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Compendium of Links #2

And this time, it really is #2. For the next few months (at least), I’m going to try to post a few of the links I’ve read each week on Saturday morning. It’ll give me a good reason to keep this blog active, no? And I generally find some interesting links…

Since January 30th, I have found:

The Stanford University Persuasive Tech Lab tries “to create insight into how computing products–from websites to mobile phone software–can be designed to change people’s beliefs and behaviors. Our major projects include technology for creating health habits, mobile persuasion, and the psychology of Facebook.”

The Ethnologue used to be in print and really expensive. Now it’s online, and apparently free. It’ll tell you everything you need to know about any language in the world…. and it’ll tell you what languages are spoken in any given country.

The Google Art Project is nifty!

While reading World Magazine, I noticed a blurb about “The idea is that if you can get in the habit of writing three pages a day, that it will help clear your mind and get the ideas flowing for the rest of the day. Unlike many of the other exercises in that book, I found that this one actually worked and was really really useful.” So he made a website to let other people do it too. It’s simple but effective.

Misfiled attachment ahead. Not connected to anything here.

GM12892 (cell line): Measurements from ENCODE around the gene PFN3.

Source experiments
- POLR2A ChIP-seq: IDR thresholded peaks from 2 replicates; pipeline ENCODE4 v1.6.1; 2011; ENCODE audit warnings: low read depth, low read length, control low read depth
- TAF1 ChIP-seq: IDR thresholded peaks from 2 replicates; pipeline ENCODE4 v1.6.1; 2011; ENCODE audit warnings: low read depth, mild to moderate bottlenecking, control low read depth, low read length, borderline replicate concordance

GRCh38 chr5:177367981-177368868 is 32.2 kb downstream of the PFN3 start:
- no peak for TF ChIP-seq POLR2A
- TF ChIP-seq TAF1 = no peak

Somebody named Mark Leynell wrote 12 questions to ask of albums so people can listen intelligently to a given set of songs. These take into consideration the music, lyrics, and arrangement of the songs in the album.

The Anti-Joke tickles my fancy: “What’s brown and sticky? A stick.” “What would George Washington do if he were alive today? Scream and scratch at the top of his coffin.” (FYI, Mom, you probably wouldn’t like this. It’s more my brother’s type of humor.)

And my roommate showed me this video:

I love dry humor and animal voiceover videos.


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